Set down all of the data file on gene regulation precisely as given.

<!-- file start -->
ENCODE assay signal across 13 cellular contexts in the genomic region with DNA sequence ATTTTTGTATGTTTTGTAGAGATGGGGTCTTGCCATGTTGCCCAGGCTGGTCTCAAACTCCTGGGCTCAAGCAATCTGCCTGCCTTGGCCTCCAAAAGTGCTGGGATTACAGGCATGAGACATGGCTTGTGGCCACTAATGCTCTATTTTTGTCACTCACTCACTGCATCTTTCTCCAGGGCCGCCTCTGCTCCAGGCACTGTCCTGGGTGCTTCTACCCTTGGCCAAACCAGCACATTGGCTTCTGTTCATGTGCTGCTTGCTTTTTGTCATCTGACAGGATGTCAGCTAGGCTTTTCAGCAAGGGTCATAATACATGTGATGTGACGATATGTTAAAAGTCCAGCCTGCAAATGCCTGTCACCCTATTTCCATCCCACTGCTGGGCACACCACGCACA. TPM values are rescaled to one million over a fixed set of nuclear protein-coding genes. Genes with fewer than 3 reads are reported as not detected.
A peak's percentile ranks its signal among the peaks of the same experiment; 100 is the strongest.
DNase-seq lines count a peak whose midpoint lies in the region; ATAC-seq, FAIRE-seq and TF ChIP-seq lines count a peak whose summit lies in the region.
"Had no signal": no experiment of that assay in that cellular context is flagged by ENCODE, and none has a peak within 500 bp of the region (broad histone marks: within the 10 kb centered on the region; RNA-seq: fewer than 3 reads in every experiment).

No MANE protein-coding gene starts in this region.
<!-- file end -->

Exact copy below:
ENCODE assay signal across 13 cellular contexts in the genomic region with DNA sequence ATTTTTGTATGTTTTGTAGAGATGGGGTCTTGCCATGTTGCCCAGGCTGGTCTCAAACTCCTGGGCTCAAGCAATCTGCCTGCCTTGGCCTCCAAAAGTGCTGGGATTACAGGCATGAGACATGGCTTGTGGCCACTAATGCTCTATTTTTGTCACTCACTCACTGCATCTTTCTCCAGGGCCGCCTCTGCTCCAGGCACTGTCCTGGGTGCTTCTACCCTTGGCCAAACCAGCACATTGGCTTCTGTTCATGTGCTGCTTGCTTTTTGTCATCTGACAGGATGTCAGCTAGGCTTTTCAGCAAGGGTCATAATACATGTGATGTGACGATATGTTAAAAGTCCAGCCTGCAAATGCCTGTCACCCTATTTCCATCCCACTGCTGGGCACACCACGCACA. TPM values are rescaled to one million over a fixed set of nuclear protein-coding genes. Genes with fewer than 3 reads are reported as not detected.
A peak's percentile ranks its signal among the peaks of the same experiment; 100 is the strongest.
DNase-seq lines count a peak whose midpoint lies in the region; ATAC-seq, FAIRE-seq and TF ChIP-seq lines count a peak whose summit lies in the region.
"Had no signal": no experiment of that assay in that cellular context is flagged by ENCODE, and none has a peak within 500 bp of the region (broad histone marks: within the 10 kb centered on the region; RNA-seq: fewer than 3 reads in every experiment).

No MANE protein-coding gene starts in this region.